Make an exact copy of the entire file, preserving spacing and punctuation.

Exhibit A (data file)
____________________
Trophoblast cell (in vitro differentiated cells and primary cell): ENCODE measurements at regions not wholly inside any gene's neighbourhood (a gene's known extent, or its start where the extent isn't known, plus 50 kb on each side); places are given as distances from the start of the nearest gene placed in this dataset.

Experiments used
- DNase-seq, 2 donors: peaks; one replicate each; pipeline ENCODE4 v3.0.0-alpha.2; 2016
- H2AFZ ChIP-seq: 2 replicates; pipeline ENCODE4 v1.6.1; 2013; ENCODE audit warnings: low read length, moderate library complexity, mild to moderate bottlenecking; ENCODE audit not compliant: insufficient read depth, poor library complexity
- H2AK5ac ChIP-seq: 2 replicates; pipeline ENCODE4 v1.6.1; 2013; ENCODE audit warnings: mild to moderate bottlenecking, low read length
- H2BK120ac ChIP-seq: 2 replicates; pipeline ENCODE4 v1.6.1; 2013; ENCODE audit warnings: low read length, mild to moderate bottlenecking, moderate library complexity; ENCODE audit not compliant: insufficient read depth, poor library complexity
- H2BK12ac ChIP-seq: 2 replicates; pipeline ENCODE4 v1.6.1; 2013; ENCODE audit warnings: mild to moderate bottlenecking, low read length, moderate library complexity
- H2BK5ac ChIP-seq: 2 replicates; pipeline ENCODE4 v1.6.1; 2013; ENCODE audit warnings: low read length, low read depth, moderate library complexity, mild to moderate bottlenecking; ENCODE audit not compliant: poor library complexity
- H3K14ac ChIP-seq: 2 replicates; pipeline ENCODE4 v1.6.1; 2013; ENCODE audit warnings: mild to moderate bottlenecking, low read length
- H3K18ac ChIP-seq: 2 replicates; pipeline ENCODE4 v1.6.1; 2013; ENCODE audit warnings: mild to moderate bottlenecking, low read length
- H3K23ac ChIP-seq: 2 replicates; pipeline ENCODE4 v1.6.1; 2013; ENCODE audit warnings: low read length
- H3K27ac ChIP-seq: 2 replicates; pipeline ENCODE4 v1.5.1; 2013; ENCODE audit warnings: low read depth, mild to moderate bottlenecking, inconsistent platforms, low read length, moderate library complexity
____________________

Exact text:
Trophoblast cell (in vitro differentiated cells and primary cell): ENCODE measurements at regions not wholly inside any gene's neighbourhood (a gene's known extent, or its start where the extent isn't known, plus 50 kb on each side); places are given as distances from the start of the nearest gene placed in this dataset.

Experiments used
- DNase-seq, 2 donors: peaks; one replicate each; pipeline ENCODE4 v3.0.0-alpha.2; 2016
- H2AFZ ChIP-seq: 2 replicates; pipeline ENCODE4 v1.6.1; 2013; ENCODE audit warnings: low read length, moderate library complexity, mild to moderate bottlenecking; ENCODE audit not compliant: insufficient read depth, poor library complexity
- H2AK5ac ChIP-seq: 2 replicates; pipeline ENCODE4 v1.6.1; 2013; ENCODE audit warnings: mild to moderate bottlenecking, low read length
- H2BK120ac ChIP-seq: 2 replicates; pipeline ENCODE4 v1.6.1; 2013; ENCODE audit warnings: low read length, mild to moderate bottlenecking, moderate library complexity; ENCODE audit not compliant: insufficient read depth, poor library complexity
- H2BK12ac ChIP-seq: 2 replicates; pipeline ENCODE4 v1.6.1; 2013; ENCODE audit warnings: mild to moderate bottlenecking, low read length, moderate library complexity
- H2BK5ac ChIP-seq: 2 replicates; pipeline ENCODE4 v1.6.1; 2013; ENCODE audit warnings: low read length, low read depth, moderate library complexity, mild to moderate bottlenecking; ENCODE audit not compliant: poor library complexity
- H3K14ac ChIP-seq: 2 replicates; pipeline ENCODE4 v1.6.1; 2013; ENCODE audit warnings: mild to moderate bottlenecking, low read length
- H3K18ac ChIP-seq: 2 replicates; pipeline ENCODE4 v1.6.1; 2013; ENCODE audit warnings: mild to moderate bottlenecking, low read length
- H3K23ac ChIP-seq: 2 replicates; pipeline ENCODE4 v1.6.1; 2013; ENCODE audit warnings: low read length
- H3K27ac ChIP-seq: 2 replicates; pipeline ENCODE4 v1.5.1; 2013; ENCODE audit warnings: low read depth, mild to moderate bottlenecking, inconsistent platforms, low read length, moderate library complexity